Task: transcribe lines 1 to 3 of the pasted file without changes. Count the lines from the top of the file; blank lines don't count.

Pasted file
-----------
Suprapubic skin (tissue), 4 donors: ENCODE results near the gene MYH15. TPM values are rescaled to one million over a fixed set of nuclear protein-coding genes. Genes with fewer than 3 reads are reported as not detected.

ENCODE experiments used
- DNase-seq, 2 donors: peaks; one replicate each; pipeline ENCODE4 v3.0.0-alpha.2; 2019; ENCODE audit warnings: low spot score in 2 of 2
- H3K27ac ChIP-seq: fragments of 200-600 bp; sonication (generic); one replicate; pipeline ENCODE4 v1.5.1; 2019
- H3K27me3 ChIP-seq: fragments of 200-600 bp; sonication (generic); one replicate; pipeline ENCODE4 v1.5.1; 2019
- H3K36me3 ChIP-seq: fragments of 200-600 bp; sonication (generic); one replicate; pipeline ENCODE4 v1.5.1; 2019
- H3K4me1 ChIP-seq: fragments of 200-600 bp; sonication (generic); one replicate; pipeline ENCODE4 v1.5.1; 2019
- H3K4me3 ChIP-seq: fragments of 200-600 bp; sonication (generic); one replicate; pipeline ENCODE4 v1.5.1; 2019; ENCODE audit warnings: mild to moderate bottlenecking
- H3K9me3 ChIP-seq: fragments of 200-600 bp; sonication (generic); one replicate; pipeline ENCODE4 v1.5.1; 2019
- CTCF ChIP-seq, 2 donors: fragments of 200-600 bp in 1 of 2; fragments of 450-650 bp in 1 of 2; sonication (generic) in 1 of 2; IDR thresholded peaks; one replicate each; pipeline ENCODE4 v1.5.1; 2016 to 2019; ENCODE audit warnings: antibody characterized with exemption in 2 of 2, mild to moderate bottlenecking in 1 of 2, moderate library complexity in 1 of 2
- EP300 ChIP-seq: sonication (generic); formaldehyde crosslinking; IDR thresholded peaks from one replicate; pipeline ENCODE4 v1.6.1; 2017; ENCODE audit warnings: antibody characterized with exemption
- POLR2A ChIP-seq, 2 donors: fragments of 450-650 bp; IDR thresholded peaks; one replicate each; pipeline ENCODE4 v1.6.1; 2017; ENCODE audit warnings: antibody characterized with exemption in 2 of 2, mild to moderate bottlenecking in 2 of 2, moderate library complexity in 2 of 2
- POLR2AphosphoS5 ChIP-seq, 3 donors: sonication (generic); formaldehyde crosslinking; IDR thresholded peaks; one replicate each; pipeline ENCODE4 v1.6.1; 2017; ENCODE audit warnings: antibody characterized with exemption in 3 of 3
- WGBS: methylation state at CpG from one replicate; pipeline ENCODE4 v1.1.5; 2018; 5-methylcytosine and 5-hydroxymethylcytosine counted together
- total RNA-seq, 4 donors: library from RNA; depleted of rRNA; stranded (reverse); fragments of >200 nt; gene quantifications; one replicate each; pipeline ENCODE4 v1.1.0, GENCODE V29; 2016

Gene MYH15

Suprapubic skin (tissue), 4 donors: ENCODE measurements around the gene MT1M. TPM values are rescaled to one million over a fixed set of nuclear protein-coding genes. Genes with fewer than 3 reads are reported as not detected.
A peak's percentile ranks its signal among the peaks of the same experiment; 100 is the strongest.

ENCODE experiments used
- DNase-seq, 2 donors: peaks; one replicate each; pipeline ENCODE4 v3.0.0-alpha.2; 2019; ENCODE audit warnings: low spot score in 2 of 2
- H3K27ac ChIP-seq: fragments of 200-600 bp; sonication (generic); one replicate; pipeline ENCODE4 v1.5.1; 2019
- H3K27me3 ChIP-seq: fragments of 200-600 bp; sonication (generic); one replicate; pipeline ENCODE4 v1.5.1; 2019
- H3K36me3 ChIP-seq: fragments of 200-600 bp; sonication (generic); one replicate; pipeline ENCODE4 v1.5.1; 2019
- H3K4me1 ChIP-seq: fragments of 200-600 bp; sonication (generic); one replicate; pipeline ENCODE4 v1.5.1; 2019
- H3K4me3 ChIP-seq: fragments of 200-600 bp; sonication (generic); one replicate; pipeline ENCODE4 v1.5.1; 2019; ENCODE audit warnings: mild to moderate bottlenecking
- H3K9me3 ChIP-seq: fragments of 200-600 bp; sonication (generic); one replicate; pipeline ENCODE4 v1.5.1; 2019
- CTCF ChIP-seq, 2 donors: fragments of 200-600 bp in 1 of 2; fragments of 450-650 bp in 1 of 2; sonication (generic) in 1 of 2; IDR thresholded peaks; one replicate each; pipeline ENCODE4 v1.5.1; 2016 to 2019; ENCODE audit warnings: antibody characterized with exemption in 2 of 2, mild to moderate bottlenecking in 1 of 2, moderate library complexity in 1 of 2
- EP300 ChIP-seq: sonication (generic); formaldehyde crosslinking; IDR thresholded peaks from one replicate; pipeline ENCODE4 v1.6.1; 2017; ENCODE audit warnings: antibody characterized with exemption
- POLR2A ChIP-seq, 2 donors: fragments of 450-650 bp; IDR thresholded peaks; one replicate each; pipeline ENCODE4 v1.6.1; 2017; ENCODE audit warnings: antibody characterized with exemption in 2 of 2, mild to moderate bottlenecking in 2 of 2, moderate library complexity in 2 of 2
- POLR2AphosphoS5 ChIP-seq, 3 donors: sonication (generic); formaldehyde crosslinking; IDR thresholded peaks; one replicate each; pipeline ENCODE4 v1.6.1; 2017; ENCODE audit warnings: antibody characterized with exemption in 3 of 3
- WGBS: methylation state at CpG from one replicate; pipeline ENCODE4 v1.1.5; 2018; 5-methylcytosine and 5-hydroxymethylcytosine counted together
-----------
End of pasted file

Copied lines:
Suprapubic skin (tissue), 4 donors: ENCODE results near the gene MYH15. TPM values are rescaled to one million over a fixed set of nuclear protein-coding genes. Genes with fewer than 3 reads are reported as not detected.

ENCODE experiments used
- DNase-seq, 2 donors: peaks; one replicate each; pipeline ENCODE4 v3.0.0-alpha.2; 2019; ENCODE audit warnings: low spot score in 2 of 2